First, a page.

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1940sKatharine Ross. For contributions to Cinema, Television, Theatre, and Literature. After finally making a few performances in TV, Ross won a number of roles in major movies before hitting it big in the late 60s and earning Oscar and Bafta nominations. Since then she has largely preferred stage acting, TV movies, and writing. She is known for works including The Graduate, Butch Cassidy And The Sundance Kid, and The Stepford Wives.

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1950s: Dale Midkiff. For contributions to Cinema, Television, and Theatre. Midkiff started his career on the stage before embarking on a long and varied run on TV movies, series, and the occasional big screen outing. He is known for works including Pet Sematary, Elvis and Me, and The Magnificent Seven.

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1960sOlivia d’Abo. For contributions to Cinema, Television, Theatre, and Music. Appearing in her early teens in a hit movie, d’Abo has carved an impressively varied career appearing in many notable movies and shows, as well as giving her vocal talents to bands and videogames. She is known for works including The Wonder Years, Conan The Destroyer, and The Legend Of Tarzan.

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1970sCharlize Theron. For contributions to Cinema and Television. Starting out as a model and dancer, Theron was spotted by a talent agent and popped up in increasingly larger films with more renowned directors before winning an Oscar in 2003. Since then she has been one of Hollywood’s most critically successful actresses, and is known for works including Fury Road, Monster, and Prometheus.

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1980sAnne Hathaway. For contributions to Cinema, Television, Theatre, and Music. One of the most successful of the teen actresses from the late 90s, Hathaway transitioned to adult roles with great commercial and critical success and remains one of the most sought after actresses working today, appearing in works including The Dark Knight Rises, The Princess Diaries, and Interstellar.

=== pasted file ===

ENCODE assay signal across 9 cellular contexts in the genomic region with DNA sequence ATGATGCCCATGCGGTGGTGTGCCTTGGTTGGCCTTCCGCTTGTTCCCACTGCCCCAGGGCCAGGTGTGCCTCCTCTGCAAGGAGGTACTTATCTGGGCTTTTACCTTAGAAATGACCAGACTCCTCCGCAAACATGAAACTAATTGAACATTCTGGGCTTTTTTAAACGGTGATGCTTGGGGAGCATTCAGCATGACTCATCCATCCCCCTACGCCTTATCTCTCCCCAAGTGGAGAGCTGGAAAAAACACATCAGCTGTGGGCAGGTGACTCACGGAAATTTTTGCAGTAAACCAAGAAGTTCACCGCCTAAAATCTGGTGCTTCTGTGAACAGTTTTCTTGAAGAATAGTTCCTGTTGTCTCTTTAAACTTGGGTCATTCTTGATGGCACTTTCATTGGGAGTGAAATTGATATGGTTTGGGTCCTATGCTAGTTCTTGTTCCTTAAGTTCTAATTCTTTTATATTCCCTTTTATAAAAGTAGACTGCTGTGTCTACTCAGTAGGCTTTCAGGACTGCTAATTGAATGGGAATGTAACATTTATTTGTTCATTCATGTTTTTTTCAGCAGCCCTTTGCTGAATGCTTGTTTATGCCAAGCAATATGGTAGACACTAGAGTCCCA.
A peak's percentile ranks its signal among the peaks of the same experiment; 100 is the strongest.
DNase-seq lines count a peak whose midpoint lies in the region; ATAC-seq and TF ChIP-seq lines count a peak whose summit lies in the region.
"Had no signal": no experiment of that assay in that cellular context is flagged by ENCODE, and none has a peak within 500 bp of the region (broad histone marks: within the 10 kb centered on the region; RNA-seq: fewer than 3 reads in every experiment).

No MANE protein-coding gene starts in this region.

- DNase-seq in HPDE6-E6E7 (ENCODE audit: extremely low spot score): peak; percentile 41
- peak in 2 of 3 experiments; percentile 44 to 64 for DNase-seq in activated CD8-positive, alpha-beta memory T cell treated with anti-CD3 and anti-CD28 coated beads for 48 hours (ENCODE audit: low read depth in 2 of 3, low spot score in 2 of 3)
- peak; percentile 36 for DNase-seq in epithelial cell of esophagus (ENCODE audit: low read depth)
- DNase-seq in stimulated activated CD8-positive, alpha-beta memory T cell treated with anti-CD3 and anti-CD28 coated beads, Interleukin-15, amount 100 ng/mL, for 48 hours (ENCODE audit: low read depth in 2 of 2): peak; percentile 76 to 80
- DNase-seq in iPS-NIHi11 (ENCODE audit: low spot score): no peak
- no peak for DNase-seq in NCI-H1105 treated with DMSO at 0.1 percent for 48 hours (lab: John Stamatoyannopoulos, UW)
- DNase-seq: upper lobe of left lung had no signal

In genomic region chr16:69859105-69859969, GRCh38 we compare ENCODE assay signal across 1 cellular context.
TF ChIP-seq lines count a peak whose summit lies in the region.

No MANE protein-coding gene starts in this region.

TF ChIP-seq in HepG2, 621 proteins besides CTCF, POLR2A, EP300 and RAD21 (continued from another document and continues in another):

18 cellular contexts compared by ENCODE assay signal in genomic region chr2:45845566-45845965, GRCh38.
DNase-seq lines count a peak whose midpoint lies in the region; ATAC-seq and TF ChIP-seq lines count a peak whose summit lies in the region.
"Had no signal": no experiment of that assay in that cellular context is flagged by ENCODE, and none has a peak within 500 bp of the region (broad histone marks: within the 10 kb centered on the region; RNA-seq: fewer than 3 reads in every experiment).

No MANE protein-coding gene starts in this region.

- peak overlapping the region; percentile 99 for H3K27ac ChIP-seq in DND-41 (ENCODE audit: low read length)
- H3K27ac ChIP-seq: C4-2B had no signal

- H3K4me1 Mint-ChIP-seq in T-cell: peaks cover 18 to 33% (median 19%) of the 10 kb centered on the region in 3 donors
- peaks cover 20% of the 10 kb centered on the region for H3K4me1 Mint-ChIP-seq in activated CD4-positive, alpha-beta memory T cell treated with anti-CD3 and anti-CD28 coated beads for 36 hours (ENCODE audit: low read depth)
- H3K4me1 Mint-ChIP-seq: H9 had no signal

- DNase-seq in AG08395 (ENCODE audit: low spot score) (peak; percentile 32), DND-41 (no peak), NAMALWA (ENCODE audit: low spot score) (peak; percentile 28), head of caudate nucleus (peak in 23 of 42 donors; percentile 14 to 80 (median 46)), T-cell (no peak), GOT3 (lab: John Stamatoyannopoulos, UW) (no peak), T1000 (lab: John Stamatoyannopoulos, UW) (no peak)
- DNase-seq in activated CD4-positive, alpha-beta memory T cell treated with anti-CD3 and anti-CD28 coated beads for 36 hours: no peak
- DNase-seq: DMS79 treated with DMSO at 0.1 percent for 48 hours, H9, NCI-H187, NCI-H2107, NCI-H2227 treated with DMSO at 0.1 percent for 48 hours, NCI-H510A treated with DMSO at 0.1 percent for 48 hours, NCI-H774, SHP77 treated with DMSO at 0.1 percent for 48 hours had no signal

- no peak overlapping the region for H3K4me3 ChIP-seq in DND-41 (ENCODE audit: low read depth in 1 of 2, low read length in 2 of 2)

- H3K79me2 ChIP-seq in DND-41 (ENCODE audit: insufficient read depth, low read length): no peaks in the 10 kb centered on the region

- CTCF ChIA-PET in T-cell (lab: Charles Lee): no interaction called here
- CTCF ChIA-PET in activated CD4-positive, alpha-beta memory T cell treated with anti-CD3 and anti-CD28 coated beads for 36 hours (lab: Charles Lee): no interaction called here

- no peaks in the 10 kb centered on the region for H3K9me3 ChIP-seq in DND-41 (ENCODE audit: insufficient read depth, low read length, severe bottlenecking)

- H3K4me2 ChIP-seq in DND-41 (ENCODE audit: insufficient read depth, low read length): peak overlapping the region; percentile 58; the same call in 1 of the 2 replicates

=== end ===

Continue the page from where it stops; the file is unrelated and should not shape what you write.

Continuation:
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1990sJennette McCurdy. For contributions to Cinema, Television, and Music. Aside from being a writer, singer, and Producer, McCurdy is most well known for her TV roles. While making some big screen outings, she is most known for works including iCarly, Lincoln Heights, and Between.

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In addition to the stars and statues erected in honour of those above, the following attractions have been unveiled.

Walt Disney Galaxy: A country-sized attraction which brings together every version of every Disney themed park and ride to have ever been built on Earth. Imagine walking through the original Disneyland from 1955, turning a corner and entering Disney California Adventure before eventually popping over to Euro Disney and Tokyo Disney Resort. Every ride, hotel, restaurant, garden from every edition of ever Disney owned park ever built is here! In addition, there are museums dedicated to the movies and sets and artifacts from each and every Disney movie and show, including those only animated on screen – brought to life here.

Stan Lee’s Marvel World: Similar to the above, this attraction focuses on the Marvel Universe and its characters – featuring every Marvel related ride and attraction ever designed on Earth. There are multiple themed hotels and restaurants, full scale sets from your favourite movies and comics to spend days in, and of course the opportunity to meet and talk with all your favourite characters.

Which attraction based on any of the people above would you love to visit or see being built? Let us know in the comments!